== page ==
Poll: Majority of Kentuckians support Casino Gambling Amendment

PRESTONSBURG, Ky. (WYMT) - Tonight was one of the biggest nights for Vegas, betting on the Super Bowl, and Kentucky lawmakers are expected to take up the issue of expanding gambling once again during this years general assembly.

A recent Bluegrass poll found more than 60 percent of Kentuckians are now in favor of gaming. Perhaps most surprisingly, 56 percent of people in Eastern Kentucky responded in favor of a gambling amendment. The poll's findings drew strong reaction from people we talked to on both sides of the issue.

Gaming proponents have long argued Kentucky has been losing tax revenue to border states like Indiana and Ohio, which allow casino gambling. State Representative Greg Stumbo estimates the Commonwealth is losing out on anywhere from 500 to 700 million dollars annually.

"If people can drive across a river and engage in this activity, and they take their dollars with them, it doesn't make any sense to me that we don't build something on thing on this side of the river and keep the dollars here in Kentucky," Stumbo said.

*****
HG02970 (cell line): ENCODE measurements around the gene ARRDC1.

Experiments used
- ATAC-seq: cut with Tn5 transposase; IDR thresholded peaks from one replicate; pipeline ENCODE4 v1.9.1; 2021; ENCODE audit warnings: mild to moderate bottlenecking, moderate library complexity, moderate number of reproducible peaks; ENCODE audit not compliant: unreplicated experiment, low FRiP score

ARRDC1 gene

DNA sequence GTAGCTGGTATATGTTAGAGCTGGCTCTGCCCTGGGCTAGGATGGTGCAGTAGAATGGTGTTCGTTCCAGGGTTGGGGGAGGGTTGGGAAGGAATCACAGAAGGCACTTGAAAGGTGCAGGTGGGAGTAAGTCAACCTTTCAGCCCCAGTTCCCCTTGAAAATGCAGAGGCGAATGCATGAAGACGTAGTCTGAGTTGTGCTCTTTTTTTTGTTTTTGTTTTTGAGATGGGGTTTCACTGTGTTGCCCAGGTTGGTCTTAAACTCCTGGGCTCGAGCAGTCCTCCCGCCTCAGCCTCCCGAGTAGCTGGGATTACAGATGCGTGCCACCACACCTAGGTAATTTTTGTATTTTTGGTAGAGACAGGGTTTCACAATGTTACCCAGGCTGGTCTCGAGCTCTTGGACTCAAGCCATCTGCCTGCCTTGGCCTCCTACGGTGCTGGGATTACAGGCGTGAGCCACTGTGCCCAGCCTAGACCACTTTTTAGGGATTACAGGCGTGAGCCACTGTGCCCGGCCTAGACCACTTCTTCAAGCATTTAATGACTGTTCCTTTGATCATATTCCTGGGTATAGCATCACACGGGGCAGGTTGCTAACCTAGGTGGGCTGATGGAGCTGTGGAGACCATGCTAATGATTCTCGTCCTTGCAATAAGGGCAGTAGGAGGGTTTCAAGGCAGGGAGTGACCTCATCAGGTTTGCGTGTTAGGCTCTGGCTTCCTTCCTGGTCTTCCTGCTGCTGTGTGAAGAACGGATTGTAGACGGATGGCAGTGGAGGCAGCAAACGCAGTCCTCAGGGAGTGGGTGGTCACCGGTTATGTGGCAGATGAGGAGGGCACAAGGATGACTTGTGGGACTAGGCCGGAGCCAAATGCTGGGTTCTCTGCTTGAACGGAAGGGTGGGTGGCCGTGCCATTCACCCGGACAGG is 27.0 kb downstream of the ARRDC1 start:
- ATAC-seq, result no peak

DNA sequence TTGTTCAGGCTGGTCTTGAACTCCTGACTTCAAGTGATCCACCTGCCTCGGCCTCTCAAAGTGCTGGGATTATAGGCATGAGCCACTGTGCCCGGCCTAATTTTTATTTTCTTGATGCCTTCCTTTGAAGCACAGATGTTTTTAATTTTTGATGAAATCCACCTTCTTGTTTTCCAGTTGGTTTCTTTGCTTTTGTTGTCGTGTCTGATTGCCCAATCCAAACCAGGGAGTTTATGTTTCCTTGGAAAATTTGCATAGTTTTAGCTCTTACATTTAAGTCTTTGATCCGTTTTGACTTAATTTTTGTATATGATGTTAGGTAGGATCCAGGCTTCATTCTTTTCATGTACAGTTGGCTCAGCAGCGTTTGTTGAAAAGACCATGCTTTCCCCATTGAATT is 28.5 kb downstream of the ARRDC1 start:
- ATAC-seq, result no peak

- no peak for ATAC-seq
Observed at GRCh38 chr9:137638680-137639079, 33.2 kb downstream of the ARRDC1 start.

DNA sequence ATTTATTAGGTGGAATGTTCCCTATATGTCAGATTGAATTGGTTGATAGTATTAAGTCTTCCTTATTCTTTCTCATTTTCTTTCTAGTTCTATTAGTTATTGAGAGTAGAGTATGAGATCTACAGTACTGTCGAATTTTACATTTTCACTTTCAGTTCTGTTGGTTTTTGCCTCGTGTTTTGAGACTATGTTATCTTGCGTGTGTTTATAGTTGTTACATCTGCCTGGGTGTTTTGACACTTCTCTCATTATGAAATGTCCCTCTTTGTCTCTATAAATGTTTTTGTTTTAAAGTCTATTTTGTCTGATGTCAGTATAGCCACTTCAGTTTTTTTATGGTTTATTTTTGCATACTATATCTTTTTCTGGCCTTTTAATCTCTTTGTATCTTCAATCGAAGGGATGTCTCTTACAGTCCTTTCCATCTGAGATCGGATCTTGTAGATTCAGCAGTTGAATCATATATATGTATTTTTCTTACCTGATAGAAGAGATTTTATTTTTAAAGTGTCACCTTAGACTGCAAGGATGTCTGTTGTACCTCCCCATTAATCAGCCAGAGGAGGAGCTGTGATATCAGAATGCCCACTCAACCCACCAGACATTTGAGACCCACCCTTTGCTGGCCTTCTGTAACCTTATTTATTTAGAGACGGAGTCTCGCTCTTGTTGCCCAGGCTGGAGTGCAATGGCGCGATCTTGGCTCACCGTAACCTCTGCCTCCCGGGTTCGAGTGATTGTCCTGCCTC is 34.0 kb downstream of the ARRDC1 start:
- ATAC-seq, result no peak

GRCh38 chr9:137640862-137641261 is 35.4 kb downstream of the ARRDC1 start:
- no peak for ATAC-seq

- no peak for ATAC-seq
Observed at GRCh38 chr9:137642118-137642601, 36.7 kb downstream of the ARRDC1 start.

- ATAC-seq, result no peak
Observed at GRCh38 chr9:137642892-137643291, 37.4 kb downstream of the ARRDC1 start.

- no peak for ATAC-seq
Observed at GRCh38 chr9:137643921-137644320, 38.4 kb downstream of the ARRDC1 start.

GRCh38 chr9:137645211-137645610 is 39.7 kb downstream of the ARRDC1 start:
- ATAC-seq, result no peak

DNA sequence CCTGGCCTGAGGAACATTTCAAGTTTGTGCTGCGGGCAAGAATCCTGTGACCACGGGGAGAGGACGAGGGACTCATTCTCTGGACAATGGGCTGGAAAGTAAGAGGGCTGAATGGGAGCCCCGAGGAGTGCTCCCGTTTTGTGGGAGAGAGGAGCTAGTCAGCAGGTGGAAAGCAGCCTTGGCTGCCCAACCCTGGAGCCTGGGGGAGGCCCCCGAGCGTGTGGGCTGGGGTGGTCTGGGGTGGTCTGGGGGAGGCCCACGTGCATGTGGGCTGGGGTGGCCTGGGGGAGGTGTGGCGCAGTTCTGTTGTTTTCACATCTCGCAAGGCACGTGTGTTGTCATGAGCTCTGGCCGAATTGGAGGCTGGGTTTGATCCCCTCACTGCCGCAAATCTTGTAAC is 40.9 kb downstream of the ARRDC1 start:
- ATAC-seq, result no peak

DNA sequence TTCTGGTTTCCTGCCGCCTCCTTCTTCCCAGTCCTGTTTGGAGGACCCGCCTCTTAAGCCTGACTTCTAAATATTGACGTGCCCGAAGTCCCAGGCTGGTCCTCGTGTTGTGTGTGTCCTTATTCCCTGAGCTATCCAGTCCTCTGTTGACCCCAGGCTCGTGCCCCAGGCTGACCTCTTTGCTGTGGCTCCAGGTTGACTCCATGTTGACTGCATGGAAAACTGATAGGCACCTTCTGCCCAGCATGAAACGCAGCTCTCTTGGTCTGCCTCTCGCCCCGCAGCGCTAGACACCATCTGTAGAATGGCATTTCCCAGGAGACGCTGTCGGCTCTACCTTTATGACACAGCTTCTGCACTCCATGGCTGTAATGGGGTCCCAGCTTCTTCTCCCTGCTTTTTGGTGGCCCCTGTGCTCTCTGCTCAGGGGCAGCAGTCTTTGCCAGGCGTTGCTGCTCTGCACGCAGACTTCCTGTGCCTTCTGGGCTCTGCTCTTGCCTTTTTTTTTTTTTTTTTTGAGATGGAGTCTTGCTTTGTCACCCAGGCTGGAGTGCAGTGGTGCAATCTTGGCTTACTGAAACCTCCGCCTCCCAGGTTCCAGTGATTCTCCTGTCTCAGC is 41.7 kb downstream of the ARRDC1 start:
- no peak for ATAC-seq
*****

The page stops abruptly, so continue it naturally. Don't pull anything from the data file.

A recent poll by the Louisville Courier-Journal has found that more than 60 percent of Kentuckians, including a majority of people in Eastern Kentucky, now favor an amendment to legalize casino gambling.

"I'm a retired educator with the Floyd County schools, and if the proceeds go to help education, I have no problem with it," said Prestonsburg native Gary Frazier.

While polls suggest public opinion is shifting in favor of casino gambling, critics insist they would do more harm than good.

"It just doesn't work and the only people that make any money is the multi-million-dollar people that build he multi-million-dollar casinos. It's just common sense," said Michael Barnett, pastor of New Hope Church in Hazard.

With the majority of Kentuckians in favor of gaming, Representative Stumbo says the fate of the casino question lies with the state Senate.

The last time the General Assembly voted on the casino issue was in February of last year.

Republican Senator Daymon Thayer had introduced a bill that would have allowed voters to decide on an amendment to the state constitution, but it was voted down.

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